I think I never met with a character more delicately beautiful than is here portrayed. He is mourned for as unfortunate; I do not deem him so. His life was withdrawn early indeed — his golden bowl was broken while it was yet full; and even the few years that were allotted to him, were rolled away amid solitude and poverty: but these are not the greatest evils of life; the former makes the latter tolerable. The poor man, with a mind like that of M. B. is shielded by solitude from most of the miseries of poverty; he has not to endure "the rich man's contumely, the proud man's scorn" — he has not to bide the blows and buffets of the world.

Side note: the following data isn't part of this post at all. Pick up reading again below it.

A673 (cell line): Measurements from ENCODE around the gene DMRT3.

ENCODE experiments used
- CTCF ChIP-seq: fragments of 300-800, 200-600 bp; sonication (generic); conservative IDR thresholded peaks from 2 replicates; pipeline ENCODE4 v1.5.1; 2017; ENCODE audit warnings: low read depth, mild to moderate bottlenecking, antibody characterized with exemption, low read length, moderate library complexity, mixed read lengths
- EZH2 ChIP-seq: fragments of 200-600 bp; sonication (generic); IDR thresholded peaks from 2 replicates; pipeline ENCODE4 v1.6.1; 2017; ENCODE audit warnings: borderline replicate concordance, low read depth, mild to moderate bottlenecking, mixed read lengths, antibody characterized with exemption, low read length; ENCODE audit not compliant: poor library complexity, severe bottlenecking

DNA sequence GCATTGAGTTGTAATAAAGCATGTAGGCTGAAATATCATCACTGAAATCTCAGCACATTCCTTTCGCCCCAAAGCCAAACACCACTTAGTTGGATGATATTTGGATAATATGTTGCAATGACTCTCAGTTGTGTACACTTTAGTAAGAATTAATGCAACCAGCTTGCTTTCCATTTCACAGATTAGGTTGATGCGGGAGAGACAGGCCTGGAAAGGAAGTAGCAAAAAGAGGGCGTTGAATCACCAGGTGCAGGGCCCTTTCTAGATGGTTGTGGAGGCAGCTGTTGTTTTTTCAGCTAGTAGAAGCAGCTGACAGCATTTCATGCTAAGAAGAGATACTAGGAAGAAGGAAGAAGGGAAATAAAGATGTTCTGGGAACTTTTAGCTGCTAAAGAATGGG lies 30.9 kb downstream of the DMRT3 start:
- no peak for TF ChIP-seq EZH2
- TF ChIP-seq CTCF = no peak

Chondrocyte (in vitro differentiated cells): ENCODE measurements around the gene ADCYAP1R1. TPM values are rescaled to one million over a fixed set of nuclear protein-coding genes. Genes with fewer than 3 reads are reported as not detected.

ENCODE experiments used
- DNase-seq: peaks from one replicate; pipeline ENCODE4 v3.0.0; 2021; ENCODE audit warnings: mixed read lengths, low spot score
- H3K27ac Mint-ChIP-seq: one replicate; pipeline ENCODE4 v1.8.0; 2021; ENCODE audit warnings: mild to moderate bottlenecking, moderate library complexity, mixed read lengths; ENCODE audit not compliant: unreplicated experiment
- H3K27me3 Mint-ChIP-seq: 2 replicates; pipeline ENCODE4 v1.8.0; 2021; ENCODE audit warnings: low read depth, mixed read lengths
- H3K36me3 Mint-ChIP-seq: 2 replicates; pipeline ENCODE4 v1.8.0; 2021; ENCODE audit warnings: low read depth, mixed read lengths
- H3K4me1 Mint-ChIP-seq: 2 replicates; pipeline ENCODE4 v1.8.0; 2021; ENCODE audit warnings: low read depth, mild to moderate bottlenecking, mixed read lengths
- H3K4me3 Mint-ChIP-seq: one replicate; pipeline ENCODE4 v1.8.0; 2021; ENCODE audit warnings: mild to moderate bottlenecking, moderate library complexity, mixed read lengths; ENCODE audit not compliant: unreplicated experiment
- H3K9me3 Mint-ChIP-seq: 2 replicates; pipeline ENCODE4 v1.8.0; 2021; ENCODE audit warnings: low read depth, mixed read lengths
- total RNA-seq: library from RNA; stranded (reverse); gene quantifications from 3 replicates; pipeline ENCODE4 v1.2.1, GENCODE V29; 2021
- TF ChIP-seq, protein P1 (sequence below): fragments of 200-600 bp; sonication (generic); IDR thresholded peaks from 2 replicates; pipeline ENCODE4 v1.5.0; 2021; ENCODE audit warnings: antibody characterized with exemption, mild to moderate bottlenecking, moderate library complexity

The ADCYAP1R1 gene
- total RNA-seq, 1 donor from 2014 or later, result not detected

The morning of life is naturally and almost inevitably happy. It is, in most cases, impossible for any mind, until it reaches the age of twelve or fourteen years, to conceive misery with poignancy — in one like Mr. B. it was undoubtedly so; and during the latter part of his existence, or after that age, certainly he need not have been miserable. He lived in the beautiful village of Kinross, his abode a cottage overrun with honeysuckles, and his employment teaching children. Surely there is nothing very revolting in this picture of his circumstances — nothing that should cause many moans for his "misfortunes." The picture is a true one. He was poor indeed; but riches were not to him necessary for the purchase of pleasure. His own elegant mind could furnish him store of entertainment without money and without price. His lot was lowly; but honours do not bring happiness; and obscure, but he was known to good men, and beloved by them. I would be Michael Bruce, and live and die like him.